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Corinthian News: May 1999

Commodore's Welcome

by Spencer Raggio
Welcome to the 1999 sailing season! The Lake George Corinthian Yacht Club has another great summer planned, and we'd like to invite you to join in the fun. We're putting together a new web site, and will keep you informed there on current Corinthian events as well as other Lake George sailing info.

Whether you're a long-time member or new to the Corinthians, you can help us out immensely by getting your membership in early this year. As an added incentive, those who sign up by June 18 will be eligible for a discount in the Ti Race entry fee. And first-time Corinthian racers will receive a laminated reference card with racing rules and flag info.

Our season opener is a social event, and will be hosted by the Harris Bay Yacht Club on Saturday, May 22 at 5 pm. Please join us for some food and drink, and catch up with all the people you haven't seen since last fall.

We hope to see you there!

Our signature event, the Ticonderoga Race, will be run on Saturday, June 19. The registration party at 7 pm on Friday evening, June 18, will be hosted by Yankee Boating Center. Be sure to join us for one of the oldest long-distance sailing races in the country!

Our membership form, along with the Ti Race notice of race, is enclosed and is also available at Yankee Boating Center in Diamond Point, Harris Bay Yacht Club in Cleverdale, and West Marine in Latham. Or get it online right here.

We're looking forward to seeing you at Harris Bay on May 22!

The Racing News

by Chuck Thorne
Participating in a sailboat race can sometimes be a hair-raising experience. Boats trying to be in the same place at the same time, crossing paths, or heading directly for each other can easily overwhelm the novice racer. It is with this in mind that the Corinthians conduct the Annual Racing Clinic. The clinic begins with an onshore rules and race tactics review at 11:00 AM, on Sunday June 6, at the Harris Bay YC. After lunch the clinic moves on to the water for a series of practice starts and a shakedown race. A number of the more experienced LGCYC skippers will be available as onboard coaches for the practice starts and shakedown race. This clinic is a great opportunity not only for the novice racer to get his or her feet wet, but for everyone to dust the winter cobwebs out of their rigging.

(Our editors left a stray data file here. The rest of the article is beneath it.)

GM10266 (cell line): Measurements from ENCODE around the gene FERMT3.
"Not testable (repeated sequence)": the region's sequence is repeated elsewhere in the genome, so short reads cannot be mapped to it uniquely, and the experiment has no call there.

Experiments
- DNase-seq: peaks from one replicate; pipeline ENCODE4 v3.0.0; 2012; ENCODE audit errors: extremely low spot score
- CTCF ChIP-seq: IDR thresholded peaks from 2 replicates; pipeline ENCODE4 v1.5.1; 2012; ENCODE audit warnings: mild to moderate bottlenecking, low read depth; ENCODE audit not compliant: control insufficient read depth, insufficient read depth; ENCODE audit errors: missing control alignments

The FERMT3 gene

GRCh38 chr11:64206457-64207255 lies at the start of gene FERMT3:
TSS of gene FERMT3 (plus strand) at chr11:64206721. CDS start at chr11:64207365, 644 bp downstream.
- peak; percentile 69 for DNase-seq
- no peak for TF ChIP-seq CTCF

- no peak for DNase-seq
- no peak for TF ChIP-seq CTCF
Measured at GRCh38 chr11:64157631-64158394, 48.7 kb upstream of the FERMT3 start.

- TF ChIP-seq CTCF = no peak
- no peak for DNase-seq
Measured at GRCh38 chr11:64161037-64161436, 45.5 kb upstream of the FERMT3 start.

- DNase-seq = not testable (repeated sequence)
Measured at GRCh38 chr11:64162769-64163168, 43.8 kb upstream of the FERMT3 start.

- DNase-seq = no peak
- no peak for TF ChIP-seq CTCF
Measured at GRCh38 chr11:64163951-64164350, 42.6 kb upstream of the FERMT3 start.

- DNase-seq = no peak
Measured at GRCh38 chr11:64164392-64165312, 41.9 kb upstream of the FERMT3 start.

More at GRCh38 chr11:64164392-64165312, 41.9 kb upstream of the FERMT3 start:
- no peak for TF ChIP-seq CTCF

In any sport a thorough understanding of the rules is necessary to be competitive at a high level, however, a grasp of some of the basic rules is all that's required to safely participate and have some fun. Listed below is a simplified version of sailing's rules of racing. It is hoped that with the racing clinic and these rules we can motivate you to join us racing on some Sundays this summer.

1. When 2 boats are on opposite tacks, the boat on starboard tack has the right of way. (Rule 10)

2. When 2 boats are on the same tack, the leeward boat has the right of way over the windward boat; and the boat ahead has right of way over the boat behind. (Rules 11 and 12)

3. When you are tacking you must keep clear of a boat on a straight course. (Rule 13)

4. The starting line for most races is the imaginary line between the committee boat and an anchored buoy (the pin). Your boat must be completely behind this line at the start signal. If it is not, then you must turn around and get behind the line. While you are returning you must stay clear of all boats that started properly, regardless of what tack you are on. (Rule 20)

5. If you are the right of way boat you can turn toward another boat providing you allow enough time and space for the other boat to avoid you. (Rule 16)

6. If you are within 2 boat-lengths of a mark or an obstruction you have to give any boat between you and the mark or the obstruction room to pass it. (Rule 18)

7. The exception to number six is at the start marks. You do not have to give way to a windward/inside boat trying to slip between you and the starting mark. As a matter of fact that boat is guilty of barging, which is illegal. (Rules 11 and 18)

8. You must avoid collisions whenever possible. (Rule 14)

9. If a right of way boat changes course to avoid hitting you, you must take a penalty. Usually that penalty is to promptly get away from the other boats and sail two complete circles. Which is called a 720. When complete you're back in the race. (Rule 44)

10. If any part of your boat touches a mark you must sail one complete circle. (A 360.)

11. If you are the right of way boat and another boat causes you to change course to avoid it, that boat has broken a rule. You can then protest her. This is done by immediately hailing her with the word "protest" and putting up a red flag. She should then accept the protest and the appropriate penalty. If she doesn't upon finishing the race you should inform the committee boat which boat you are protesting. When onshore, a hearing will be held at which both boats will present their side of the story. The committee will then make a decision.

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